Monday, September 30, 2013

We're not telling you to suck it up

We're sure you're in a ton of pain, honey, but it'll be three weeks before you can see the doctor. Just take it easy or go to the E.R. if you really can't handle it.

Because yes, a $250 ER Co-pay and 20% of the fees is something my budget has just been dying to splurge on. And, oh, yeah, they'd want to give me morphine. Another fun thing to look forward to: red angry veins from the hydrochloric acid they call a godsend of a painkiller burns my arm off while making me hurl my stomach and lungs up.

In other words: suck it up, soldier.

You are a woman: you've had six kids, pain is an old friend, a monthly friend; you can do this.

Ok, someone's definition of "friend" is completely different than mine, but I guess I'm still breathing.

Last week it felt like my right ovary had declared nuclear war on my left. The left then mutated into some kind of shark-tooth covered alien trying to gnaw its way out of my abdomen while retaliating with carpet-bombing across the way back to the offending O.

And then all hell broke loose Saturday when I was pretty sure my lower abdomen went supernova.

Drugs? Sure. I have them on hand. I filled my prescriptions after my Appendectomy/Hernia/OvarianCystRemoval Trifecta Of Doom surgery a couple of years ago. And then never took them. Pain AND narcotic allergies really don't make for a fun experience. Especially when the narcotics don't really get rid of the pain, but add massive headaches and nausea to it.

But, you know, sometimes I take them because the pain is so bad I have to believe the other side-effects are worth it. And then it all snowballs to Hell and doesn't melt for a couple of days.

1 - I will never understand how people can get addicted to pain killers. Gross

2 - My female bits have done their part, and are broken. They're past warranty and I'm pretty sure I can't get a factory replacement, so I'd just as soon have them removed, thank you very much. Besides, if they keep fighting, who knows what other organs they'll incite into rebellion.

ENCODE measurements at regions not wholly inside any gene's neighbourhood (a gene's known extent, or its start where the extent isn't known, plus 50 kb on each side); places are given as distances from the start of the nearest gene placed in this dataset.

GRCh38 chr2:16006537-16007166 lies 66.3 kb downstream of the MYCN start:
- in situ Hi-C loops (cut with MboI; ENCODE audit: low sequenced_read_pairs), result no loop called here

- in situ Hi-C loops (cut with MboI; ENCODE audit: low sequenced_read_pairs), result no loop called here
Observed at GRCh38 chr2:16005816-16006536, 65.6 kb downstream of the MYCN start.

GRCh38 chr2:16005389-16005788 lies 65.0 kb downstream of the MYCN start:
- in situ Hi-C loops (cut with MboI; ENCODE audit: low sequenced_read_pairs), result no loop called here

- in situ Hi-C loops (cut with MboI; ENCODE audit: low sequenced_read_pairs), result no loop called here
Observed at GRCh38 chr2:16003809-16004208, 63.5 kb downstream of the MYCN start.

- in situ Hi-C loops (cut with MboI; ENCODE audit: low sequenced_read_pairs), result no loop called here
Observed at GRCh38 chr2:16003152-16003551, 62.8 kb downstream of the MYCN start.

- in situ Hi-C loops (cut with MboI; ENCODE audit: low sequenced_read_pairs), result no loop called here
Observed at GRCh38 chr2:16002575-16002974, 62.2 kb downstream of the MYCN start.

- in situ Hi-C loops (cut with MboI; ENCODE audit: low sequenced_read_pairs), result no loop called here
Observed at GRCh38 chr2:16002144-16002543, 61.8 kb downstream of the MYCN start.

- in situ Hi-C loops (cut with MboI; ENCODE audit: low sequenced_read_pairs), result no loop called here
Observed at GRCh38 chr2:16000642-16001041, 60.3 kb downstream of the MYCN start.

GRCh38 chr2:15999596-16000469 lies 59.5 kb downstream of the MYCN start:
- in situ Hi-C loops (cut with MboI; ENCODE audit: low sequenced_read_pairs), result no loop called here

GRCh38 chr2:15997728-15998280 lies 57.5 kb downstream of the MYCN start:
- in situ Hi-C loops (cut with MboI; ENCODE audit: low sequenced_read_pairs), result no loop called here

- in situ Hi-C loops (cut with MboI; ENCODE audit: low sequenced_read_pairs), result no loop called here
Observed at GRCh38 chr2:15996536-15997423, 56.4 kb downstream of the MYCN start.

The last thing I need is for my kidneys deciding to be the Luke and Leiah to my brain's Emperor, with the liver shooting out cloned Storm Troopers while my pancreas declares itself the moon of Endor. I'd be a living breathing disco ball of lights, suspended from the ceiling and spinning from the blaster shots, light sabers, and Force being thrown around. Ooh, Pretty.

Three weeks.

At least the supernova has burned down, leaving my uterus a flaming bonfire. Today the two O's are sitting around it singing Kumbaya until their next high school drama fight begins and they start trying to claw each others eyes out again. Using ballistic missiles.

I'll take it. I have dishes to do and girl scouts to run and a couple of birthdays to plan. And if the O's can keep the cease-fire up for three weeks until the doctor can fix the problem, fine.

Because scheduled medical anything is cheaper than unscheduled.

Monday, September 16, 2013

top ten must-read epic fantasy books

Let's assume you're someone who has never read epic fantasy before and is interested in picking up a book. What book should you read first?

First, hopefully you understand that Epic Fantasy is going to generally mean bigger books, bigger storylines that span several books, lots of magic, is usually set in a midieval time period of some sort, and usually has lots of Dungeons & Dragons style critters in it: elves, dwarves, monsters, etc. And if you don't know what those are, I guarantee you'll find out in a hurry.